Have you heard of SecondLife? Have you played SecondLife? It’s like…WoW…or RuneScape, but WITHOUT A POINT! You play a completely customisable character in this virtual world where you can interact with other players. You can earn money in various ways, spend money in various ways and lose money in various ways. It’s possible to own your own house—and to own your own land even! (You gotta pay out for that in real dollars though—and your own island will cost you sums in the 4-figure region.)
Money? You can exchange real dollars for the game’s virtual ones (dubbed “Linden Dollars”), or you can earn them in the game. It’s possible to design and program your own objects and items in the game, and sell them to other players for Linden Dollars. You can use this money to buy other items and objects in the game, or to own your own house somewhere on someone else’s property.
If you want to own your own land and property, you have to start by having a paid account. This entitles you to own a certain amount of land. If you want to own more than this, you have to start paying a sort of land ownership tax. Then you have to buy the land in the game.
To buy land directly from the game developers, it comes in blocks of 512 square metres, and costs L$1/m2 (L$ = Linden Dollars). So the minimum charge for a block of land is L$512. You could also buy land from another player who was forced to buy 512 square metres (or more) but isn’t using it all, which is also quite common. You could also buy your own island for US$1,250. This gets you 65,536 square metres. You also have to pay US$195 per month in maintenance fees.
If that’s not big enough, you could shell out US$5,000 for 262,144 square metres, and the maintenance fees on this are US$780/month. Here’s the thing I don’t get—WHO THE HELL IS PAYING FOR THIS STUFF? Who would pay four-figure numbers for virtual fucking land?!
Getting money in the game can be done through the purchase, sale and creation of land and objects, or it can be done by trading back and forth for real money. Linden Labs (the game developers) runs something called the LindeX currency exchange. It’s used for trading between US$ and L$, as well as back again. At the time of writing (just like in real life, the exchange rate can change), US$1 would be converted into L$189. The more you buy, though, the cheaper they get. Converting from L$ to US$, however, is more expensive with it costing L$292 to get US$1 out of it. And some people try to make livings off of this!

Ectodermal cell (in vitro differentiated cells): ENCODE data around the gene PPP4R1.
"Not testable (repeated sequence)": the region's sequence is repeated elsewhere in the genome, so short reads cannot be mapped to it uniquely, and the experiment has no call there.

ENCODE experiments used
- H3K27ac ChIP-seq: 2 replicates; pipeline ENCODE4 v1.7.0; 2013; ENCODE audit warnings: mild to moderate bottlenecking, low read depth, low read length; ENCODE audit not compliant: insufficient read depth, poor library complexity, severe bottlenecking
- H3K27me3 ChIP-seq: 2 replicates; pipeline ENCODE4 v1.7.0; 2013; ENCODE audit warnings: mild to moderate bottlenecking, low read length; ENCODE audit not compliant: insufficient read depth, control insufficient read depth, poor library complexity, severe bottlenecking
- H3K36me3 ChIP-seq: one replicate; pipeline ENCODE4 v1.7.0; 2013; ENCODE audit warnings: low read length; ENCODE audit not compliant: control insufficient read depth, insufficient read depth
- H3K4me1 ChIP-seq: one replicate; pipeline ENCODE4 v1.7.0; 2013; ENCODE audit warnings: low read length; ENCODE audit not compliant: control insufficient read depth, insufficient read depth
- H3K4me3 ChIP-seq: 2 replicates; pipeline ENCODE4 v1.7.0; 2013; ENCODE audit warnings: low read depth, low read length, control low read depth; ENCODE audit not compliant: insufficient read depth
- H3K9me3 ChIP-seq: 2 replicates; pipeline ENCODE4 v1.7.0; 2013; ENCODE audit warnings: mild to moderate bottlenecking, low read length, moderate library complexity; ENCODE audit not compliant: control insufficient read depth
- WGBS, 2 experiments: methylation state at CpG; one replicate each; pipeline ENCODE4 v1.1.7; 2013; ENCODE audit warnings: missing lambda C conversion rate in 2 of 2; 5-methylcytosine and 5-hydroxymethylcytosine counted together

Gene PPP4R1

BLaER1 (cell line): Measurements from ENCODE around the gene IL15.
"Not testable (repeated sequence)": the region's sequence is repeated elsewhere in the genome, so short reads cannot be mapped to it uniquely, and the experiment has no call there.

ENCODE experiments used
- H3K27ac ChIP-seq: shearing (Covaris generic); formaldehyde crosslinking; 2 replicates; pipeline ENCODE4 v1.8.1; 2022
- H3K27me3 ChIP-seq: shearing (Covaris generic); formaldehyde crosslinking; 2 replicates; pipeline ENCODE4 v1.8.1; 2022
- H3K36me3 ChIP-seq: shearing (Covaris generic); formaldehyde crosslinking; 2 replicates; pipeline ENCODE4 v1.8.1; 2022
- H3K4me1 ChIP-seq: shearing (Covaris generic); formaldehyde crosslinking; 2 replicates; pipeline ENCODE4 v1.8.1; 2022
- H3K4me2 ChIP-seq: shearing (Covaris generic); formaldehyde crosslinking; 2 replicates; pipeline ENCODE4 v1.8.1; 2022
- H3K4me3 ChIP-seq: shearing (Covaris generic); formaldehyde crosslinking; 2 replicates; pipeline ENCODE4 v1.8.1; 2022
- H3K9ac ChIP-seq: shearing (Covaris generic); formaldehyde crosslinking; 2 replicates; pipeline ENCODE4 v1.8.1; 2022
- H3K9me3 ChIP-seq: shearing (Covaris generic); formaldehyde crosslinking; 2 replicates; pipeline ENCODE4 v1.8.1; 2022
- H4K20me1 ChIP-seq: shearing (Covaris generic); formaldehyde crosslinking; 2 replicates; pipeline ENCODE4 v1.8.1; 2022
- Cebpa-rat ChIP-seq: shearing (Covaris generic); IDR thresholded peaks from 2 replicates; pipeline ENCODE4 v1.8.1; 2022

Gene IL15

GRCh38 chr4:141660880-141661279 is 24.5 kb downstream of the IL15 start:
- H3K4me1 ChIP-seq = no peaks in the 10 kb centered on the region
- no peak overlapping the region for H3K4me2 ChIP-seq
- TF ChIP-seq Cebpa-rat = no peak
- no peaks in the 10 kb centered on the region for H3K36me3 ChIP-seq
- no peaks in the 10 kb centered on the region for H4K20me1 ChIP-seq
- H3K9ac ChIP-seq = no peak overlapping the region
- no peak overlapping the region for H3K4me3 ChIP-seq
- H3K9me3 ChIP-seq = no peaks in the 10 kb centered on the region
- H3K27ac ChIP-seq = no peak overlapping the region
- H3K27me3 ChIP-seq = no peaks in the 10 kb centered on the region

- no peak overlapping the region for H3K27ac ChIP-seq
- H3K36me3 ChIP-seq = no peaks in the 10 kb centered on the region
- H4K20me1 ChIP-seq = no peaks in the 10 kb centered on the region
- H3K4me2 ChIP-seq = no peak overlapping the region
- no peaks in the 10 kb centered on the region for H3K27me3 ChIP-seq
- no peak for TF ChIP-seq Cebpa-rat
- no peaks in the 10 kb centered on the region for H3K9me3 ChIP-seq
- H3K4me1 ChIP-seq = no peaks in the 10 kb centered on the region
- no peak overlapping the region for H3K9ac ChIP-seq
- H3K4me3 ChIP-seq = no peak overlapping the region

The game itself was developed quite well. You create objects using a set of textures, and you edit the three dimensions of a given shape, connecting them all together to make an object, and then you can give it a type of “action point” if you want it to interact with other people or objects in the game. You can also define how it’s worn if it’s a wearable object. Then there’s programming language (which, as a programmer, I can honestly say was fairly well thought-out) that goes with it to define not only how the objects interact with the contents of the game, but also interact outside of the game. It’s possible for the programming in an object to interact with email systems or Web sites that actually exist on the Internet. I have, in theory, thought of a way to make an object in the game order a pizza to my house and bill it to my credit card for me.
The scary part is the objects that these people spending their time creating. The screenshot below examples one of the many, many, many disturbing objects you can find in the game. In this instance, it is one of my friends (who plays the game on an almost nightly basis) wearing an animal penis that someone spent the time (and paid enough attention to animal penises to be able to) to plan out and make. When I was asking her if she could provide the screenshot for me, one of the comments that came up was “Don’t worry, most of the people who wear knobs in the game aren’t actually male”. What a disturbing thought.
On that note, one of the biggest places of attraction in the game are the sex rooms. There are entire buildings devoted to making characters have sex—“action balls” that can put two or three characters into position and start moving them in and out of each other, parts of the anatomy which weren’t originally built into the game and all sorts of weird and strange bondage equipment added by other players, and where walking around without clothes on seems to be the norm. These places are common, easy to find, and by far the most popular part of the game. And all because some people just can’t seem to get some in real life….
All in all, while I can see the attraction in playing this game, (and I assure you, if I had an ever-expanding amount of free time at my disposal, I would be creating objects and selling them and converting it to real money too!) but I just don’t think it’s worth the time, or the real US dollars that can be spent on it if you’re not careful. Not to mention, it requires a dead sexy system to run well at all, as well as one huge fucking internet connection. We actually can’t have two people playing it on our cable modem at the same time without it being entirely too slow.